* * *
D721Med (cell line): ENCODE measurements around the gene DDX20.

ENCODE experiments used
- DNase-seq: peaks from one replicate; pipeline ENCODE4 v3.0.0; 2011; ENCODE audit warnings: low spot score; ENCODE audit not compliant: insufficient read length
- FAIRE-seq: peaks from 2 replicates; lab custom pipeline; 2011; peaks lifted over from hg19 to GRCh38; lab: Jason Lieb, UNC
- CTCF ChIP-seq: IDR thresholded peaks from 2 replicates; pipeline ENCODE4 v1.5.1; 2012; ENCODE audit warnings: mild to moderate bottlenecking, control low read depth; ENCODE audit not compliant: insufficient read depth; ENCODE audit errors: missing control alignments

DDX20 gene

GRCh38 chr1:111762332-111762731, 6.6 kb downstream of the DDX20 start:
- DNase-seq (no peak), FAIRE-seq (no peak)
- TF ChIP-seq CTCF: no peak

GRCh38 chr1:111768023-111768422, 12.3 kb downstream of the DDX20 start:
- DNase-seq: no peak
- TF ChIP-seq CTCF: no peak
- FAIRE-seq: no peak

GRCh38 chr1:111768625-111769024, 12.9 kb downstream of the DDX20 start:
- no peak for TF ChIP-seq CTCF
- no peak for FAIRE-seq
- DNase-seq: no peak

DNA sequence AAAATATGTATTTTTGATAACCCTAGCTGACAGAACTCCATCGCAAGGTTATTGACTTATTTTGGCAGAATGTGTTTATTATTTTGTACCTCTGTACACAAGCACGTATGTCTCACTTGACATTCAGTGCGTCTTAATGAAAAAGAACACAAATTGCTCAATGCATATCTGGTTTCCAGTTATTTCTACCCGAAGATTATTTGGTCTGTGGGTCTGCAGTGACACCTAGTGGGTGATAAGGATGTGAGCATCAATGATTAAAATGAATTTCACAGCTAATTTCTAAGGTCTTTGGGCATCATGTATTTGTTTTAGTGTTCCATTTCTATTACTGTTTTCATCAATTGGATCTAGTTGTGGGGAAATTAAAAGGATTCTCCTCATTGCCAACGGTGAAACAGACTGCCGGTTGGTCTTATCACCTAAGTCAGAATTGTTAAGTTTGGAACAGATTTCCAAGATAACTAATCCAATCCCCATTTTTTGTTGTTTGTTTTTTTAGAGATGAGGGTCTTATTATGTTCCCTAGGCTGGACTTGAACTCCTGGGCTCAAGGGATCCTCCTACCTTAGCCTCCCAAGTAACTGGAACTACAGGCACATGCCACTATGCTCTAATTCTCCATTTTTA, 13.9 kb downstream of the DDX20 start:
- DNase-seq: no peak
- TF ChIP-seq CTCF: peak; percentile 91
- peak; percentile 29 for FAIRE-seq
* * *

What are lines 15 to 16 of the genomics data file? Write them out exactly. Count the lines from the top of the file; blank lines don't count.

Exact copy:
- no peak for TF ChIP-seq CTCF
- no peak for FAIRE-seq